As 2012 ends and we dive into another year, let's take a moment to look back at some significant infectious disease outbreaks from 2012. Please keep in mind that this list is by no means all-inclusive, and is ordered by chronology and not importance or impact.
Whooping Cough in the United States
Between 2011 and 2012, cases of pertussis, or whooping cough, doubled in the United States. Some states in particular suffered dramatic increases in the preventable disease: cases in Wisconsin were ten times higher than they were in 2011, and Washington requested federal assistance for its surge of whooping cough cases.
In many ways, the whooping cough outbreaks across the United States are an artifact of other trends. Whooping cough is preventable, and over 80 percent of children in the United States receive the vaccine. However, low vaccine booster rates among adults – as low as 8 percent – and parents opting for philosophical exemptions to vaccines for their children are poking holes in the protection we receive as a population when nearly everyone is vaccinated. Regardless of the driving mechanism, it was evident in 2012 that whooping cough is making a dramatic return in the United States.
Disease Daily reporting on whooping cough in the United States:
Enterovirus 71 in Cambodia
In early July of this year, a mysterious respiratory illness spread rapidly among Cambodia’s young children. Samples sent to the Institut Pasteur du Cambodge revealed that enterovirus 71 (EV-71) was causing a severe form of Hand, Foot and Mouth disease (HFMD).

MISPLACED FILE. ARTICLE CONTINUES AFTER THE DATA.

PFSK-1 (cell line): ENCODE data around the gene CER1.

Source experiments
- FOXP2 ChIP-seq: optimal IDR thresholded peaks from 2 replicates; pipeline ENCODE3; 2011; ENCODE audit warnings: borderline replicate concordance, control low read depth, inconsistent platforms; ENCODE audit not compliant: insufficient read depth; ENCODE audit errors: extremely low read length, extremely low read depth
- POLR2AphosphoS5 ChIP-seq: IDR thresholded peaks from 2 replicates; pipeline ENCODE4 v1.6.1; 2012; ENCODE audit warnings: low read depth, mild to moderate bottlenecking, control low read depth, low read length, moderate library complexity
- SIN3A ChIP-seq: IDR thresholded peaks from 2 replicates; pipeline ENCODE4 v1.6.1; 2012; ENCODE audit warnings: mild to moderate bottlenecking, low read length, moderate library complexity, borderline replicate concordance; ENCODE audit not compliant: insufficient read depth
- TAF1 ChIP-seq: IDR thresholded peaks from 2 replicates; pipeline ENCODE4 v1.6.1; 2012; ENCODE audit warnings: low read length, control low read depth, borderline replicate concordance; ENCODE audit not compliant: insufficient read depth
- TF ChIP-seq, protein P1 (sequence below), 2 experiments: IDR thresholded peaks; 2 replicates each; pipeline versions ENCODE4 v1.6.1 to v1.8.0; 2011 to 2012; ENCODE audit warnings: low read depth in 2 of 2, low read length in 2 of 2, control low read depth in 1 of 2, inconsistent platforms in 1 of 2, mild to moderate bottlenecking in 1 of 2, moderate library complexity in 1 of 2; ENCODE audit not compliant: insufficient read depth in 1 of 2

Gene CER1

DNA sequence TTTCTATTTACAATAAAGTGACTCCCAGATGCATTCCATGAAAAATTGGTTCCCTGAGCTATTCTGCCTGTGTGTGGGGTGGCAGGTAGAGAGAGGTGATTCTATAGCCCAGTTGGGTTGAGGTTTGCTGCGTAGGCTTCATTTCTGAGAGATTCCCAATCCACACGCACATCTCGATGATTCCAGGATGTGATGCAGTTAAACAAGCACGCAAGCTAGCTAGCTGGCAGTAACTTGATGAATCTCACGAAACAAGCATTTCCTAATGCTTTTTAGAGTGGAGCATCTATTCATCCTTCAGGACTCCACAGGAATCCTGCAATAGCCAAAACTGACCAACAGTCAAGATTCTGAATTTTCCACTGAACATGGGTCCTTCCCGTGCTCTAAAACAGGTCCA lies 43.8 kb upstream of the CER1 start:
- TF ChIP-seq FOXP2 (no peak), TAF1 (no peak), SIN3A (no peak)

A total of 78 cases were identified, most from Kantha Bopha hospital in Phnom Penh, and 54 died. Most of the cases were children under three years old, and were spread across fourteen different provinces.
As a result of this outbreak, HMFD is now a condition reportable to the Ministry of Health in Cambodia. The Ministry is working on guidelines and training courses for health care workers to improve surveillance of and care for HMFD.
Disease Daily reporting on EV-71 in Cambodia:
Ebola in Uganda, Democratic Republic of Congo
On July 26, Ugandan media picked up stories of a strange disease killing people in the Kibaale district. Ahura Mujuni Mark wrote in Uganda Picks that a family experienced diarrhea, vomiting, stomach ache and bleeding from gums and nose prior to death.
Two days later, the Associated Press reported that a World Health Organization official declared the mystery disease to be Ebola hemorrhagic fever. On July 30, the Office of the President of Uganda affirmed that the Ebola strain affecting the Kibaale District was the Sudan strain.
A few weeks later, the WHO reported that the Democratic Republic of Congo was in the midst of its own Ebola outbreak. An initial ten suspected cases and six suspected deaths were recorded from Province Orientale, in the eastern part of the country. Laboratory investigations revealed that the Ebola strain affecting the DRC was the Bundibugyo strain, different from what was circulating simultaneously in Uganda.
The outbreak of Ebola-Sudan in Uganda was declared over by the WHO on Oct. 4. The final case count was 24 probable cases and 17 deaths.
The latest update from the WHO on the outbreak in the DR Congo reported 52 cases (35 confirmed by laboratory tests, 17 probable) and 25 deaths (12 confirmed by laboratory tests, 13 probable).